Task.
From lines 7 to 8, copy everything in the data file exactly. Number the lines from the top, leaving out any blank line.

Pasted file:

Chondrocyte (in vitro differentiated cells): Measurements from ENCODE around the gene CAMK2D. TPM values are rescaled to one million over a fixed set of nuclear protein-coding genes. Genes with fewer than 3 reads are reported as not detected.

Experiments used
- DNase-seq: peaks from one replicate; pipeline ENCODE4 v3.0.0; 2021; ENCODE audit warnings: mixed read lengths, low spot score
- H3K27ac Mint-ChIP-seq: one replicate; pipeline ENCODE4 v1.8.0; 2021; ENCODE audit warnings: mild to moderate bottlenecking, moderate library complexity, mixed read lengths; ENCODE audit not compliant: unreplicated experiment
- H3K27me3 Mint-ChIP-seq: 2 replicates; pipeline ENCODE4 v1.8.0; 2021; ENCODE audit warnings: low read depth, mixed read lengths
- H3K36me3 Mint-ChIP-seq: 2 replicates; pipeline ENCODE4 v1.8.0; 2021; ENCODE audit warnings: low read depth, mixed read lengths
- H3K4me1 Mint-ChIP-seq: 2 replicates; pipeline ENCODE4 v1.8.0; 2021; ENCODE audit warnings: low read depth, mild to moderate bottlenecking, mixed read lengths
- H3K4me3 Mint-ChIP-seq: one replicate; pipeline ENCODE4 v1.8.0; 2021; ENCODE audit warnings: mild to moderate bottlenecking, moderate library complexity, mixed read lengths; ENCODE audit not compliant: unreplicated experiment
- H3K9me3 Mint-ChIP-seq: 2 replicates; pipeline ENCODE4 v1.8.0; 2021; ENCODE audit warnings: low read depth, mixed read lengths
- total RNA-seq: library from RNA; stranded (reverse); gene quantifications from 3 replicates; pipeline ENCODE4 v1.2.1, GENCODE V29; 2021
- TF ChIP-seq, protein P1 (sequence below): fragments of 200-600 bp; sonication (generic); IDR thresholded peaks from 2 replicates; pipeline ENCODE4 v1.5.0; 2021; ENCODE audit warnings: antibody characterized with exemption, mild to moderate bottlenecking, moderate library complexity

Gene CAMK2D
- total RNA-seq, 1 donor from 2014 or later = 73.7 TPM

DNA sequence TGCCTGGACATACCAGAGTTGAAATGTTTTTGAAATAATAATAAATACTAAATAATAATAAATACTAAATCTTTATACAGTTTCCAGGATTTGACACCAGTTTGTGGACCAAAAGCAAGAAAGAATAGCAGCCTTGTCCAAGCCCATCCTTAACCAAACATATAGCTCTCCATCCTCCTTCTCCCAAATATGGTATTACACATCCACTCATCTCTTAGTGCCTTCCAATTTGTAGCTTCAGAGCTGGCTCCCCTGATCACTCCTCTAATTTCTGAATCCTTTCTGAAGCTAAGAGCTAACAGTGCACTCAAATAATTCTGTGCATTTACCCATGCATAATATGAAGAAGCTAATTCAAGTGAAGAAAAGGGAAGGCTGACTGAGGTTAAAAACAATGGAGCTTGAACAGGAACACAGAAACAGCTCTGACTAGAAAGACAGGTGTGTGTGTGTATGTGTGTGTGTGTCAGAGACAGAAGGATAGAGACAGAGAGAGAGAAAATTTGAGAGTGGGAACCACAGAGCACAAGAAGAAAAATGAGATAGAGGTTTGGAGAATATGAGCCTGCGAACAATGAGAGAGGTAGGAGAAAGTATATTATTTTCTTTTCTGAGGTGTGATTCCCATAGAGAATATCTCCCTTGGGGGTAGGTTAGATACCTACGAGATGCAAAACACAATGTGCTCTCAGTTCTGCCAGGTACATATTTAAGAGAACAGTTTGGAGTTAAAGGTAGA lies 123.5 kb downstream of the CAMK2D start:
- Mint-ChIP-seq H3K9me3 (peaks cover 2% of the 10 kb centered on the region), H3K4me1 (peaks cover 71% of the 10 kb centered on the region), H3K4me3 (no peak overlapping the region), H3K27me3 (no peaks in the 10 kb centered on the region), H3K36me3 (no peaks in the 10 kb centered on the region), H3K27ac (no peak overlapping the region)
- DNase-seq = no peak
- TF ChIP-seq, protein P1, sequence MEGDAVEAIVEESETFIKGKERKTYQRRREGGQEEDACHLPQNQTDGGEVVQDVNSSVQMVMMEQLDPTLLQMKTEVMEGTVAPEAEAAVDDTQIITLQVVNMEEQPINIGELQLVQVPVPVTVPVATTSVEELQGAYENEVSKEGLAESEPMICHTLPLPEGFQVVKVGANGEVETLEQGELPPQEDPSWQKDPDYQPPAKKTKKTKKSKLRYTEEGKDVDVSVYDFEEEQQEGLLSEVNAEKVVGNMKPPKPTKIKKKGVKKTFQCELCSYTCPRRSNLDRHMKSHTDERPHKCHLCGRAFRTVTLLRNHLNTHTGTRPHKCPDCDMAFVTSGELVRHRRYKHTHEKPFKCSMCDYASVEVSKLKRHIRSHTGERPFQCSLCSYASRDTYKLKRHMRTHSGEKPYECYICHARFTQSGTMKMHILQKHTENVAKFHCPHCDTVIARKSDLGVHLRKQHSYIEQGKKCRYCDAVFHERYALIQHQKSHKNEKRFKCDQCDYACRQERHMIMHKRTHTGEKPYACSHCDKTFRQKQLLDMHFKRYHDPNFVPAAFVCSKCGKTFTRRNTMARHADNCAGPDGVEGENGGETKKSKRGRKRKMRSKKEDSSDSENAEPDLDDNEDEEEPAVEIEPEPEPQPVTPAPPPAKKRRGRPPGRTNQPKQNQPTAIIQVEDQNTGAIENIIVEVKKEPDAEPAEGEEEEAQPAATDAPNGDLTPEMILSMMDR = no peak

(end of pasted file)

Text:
- H3K4me1 Mint-ChIP-seq: 2 replicates; pipeline ENCODE4 v1.8.0; 2021; ENCODE audit warnings: low read depth, mild to moderate bottlenecking, mixed read lengths
- H3K4me3 Mint-ChIP-seq: one replicate; pipeline ENCODE4 v1.8.0; 2021; ENCODE audit warnings: mild to moderate bottlenecking, moderate library complexity, mixed read lengths; ENCODE audit not compliant: unreplicated experiment